After one of the best months in franchise history, the Brewers have gotten off to a sluggish start in June. Considering we’re working with a sample size of just five games, though -- including two games against really, really good pitchers -- we should probably avoid drawing too many conclusions.
The Brewers will hope to get back to their winning ways this weekend against the surprising Philadelphia Phillies. Former Brewer Gabe Kapler’s Phillies briefly led the NL East in May before slipping back to third place recently, but they still carry a record of 32-28 heading into this series.
After going through their own rebuilding process over the past few years, the Phillies decided to spend like wild this winter, bringing in Jake Arrieta and Carlos Santana on big free agent deals. The results so far have been mixed -- as we’ll get to in a minute, Arrieta has been pitching well but the underlying numbers are not optimistic for his longterm outlook, and Santana leads the team with 9 home runs and 35 RBI but is hitting just .221/.342/.423.
Overall the Phillies haven’t been a great offensive team, with Odubel Herrera’s .830 OPS (.305/.368/.462) being the only full-timer’s numbers that really stand out. Rhys Hoskins (.233/.363/.415), Maikel Franco (.249/.289/.418), and Scott Kingery (.212/.261/.317) have all been varying levels of disappointing. As a team, Philly ranks 23rd in runs scored, 26th in batting average, 19th in on-base percentage, and 25th in slugging. They’ve largely had to rely on their pitching -- 5th in ERA, 10th in WHIP, 10th in batting average against -- to keep them in low-scoring games.
Friday - 6:05 p.m. CDT
Jhoulys Chacin vs. Vince Velasquez
Saturday - 12:05 p.m. CDT
Brent Suter vs. Jake Arrieta
Sunday - 12:35 p.m. CDT
TBA vs. Zach Eflin
Velasquez may be carrying an ERA of 3.82 into this start, but he’s been much better than that of late, with an ERA of 2.14 in his last 6 starts -- a stretch in which he’s struck out 45 batters in 33.2 innings. He’s striking out 11.17 per 9 innings this year, but he’s also been an extreme flyball pitcher with a groundball rate of just 38.4% this year. That could translate into playing with fire at the Phillies’ hitter-friendly ballpark.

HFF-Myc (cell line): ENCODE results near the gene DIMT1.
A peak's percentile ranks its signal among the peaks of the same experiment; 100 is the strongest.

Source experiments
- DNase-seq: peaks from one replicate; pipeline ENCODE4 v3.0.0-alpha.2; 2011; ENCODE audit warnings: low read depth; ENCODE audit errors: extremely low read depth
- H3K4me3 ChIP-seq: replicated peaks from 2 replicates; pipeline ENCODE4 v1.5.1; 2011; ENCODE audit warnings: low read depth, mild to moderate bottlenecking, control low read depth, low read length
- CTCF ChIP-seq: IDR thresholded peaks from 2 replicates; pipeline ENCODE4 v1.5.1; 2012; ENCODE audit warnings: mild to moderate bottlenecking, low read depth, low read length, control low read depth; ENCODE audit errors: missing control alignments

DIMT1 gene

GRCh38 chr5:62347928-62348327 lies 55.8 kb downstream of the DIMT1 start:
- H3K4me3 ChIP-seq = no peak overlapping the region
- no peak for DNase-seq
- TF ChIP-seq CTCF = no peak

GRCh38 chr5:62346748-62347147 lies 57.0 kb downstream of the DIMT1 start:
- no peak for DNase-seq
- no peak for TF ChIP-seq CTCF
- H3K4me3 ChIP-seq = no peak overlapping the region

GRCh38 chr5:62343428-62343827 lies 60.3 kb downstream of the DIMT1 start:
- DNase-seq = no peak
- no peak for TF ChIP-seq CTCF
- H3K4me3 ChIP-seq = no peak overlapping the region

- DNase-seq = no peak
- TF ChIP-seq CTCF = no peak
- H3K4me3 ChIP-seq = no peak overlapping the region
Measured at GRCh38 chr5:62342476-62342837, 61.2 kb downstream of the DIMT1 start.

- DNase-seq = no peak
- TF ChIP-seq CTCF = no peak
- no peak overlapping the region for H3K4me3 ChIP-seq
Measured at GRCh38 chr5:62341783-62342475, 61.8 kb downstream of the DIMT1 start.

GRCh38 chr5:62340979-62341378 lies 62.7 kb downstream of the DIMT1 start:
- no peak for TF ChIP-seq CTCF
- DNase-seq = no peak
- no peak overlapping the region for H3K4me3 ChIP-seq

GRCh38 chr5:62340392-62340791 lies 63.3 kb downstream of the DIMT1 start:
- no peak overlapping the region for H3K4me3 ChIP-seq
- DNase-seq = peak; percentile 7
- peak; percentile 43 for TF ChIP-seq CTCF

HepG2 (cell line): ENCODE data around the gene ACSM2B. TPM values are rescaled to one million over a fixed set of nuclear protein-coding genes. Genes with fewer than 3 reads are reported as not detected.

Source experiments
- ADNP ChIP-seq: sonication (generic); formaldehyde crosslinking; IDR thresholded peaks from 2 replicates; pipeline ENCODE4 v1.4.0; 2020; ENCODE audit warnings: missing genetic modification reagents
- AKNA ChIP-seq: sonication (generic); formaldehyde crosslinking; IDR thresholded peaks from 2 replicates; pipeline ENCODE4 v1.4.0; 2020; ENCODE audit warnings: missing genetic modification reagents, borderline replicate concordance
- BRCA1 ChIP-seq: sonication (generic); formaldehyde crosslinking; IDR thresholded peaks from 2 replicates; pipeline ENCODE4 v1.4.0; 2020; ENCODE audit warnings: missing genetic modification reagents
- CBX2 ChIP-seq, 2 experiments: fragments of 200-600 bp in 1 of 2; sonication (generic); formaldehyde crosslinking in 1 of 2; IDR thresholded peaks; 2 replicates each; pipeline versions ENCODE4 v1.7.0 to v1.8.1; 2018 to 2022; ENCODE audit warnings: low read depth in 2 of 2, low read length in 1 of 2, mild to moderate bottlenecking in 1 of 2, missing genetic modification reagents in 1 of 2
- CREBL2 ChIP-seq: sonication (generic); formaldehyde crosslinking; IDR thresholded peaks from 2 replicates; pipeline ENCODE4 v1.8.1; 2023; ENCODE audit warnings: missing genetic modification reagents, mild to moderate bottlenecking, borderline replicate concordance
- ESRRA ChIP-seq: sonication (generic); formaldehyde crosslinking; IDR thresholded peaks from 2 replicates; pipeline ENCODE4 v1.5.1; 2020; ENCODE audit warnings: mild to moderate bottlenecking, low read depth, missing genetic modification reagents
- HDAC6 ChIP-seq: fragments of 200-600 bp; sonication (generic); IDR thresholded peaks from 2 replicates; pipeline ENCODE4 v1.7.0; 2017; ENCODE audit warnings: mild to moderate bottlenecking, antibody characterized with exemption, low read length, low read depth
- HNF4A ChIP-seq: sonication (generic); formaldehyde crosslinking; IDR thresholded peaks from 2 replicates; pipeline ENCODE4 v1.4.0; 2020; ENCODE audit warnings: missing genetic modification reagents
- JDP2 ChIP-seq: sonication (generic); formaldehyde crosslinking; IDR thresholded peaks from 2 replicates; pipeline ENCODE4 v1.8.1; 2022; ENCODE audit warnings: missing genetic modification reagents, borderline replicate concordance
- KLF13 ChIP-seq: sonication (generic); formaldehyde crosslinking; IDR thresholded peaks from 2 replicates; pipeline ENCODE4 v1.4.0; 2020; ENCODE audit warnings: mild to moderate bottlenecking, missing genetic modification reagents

For a lot of people, Saturday’s game might be a case of What Could’ve Been, if you believe the Brewers had any realistic chance at signing Arrieta (they didn’t, and GM David Stearns has pretty much said as much). Arrieta was nearly unhittable in May, but is coming off a start in which he gave up 5 runs in 6 innings to the Giants. Afterwards Arrieta, ever the professional, blamed the Phillies’ defensive shifts for the poor outing. The truth is those types of outings will happen to a guy who can no longer strike out batters like he used to (his K/9 is a career-low 6.2 to this point in the year) and likely shows why a long-term investment would’ve been a bad idea for the Brewers.
Eflin is coming off a start in which he nearly completed 8 innings and held the Cubs to one run. He’s only made 6 starts so far this year but has struck out 31 in 33.2 innings and put up a 3.74 ERA with a 3.62 FIP. He’s another pitcher who doesn’t allow very many groundballs at all, coming in with a GB% of just 32%. There’s a chance this weekend is just what the Brewers needed after a week of groundouts against the White Sox and Indians.
Statistics courtesy of Baseball-Reference and Fangraphs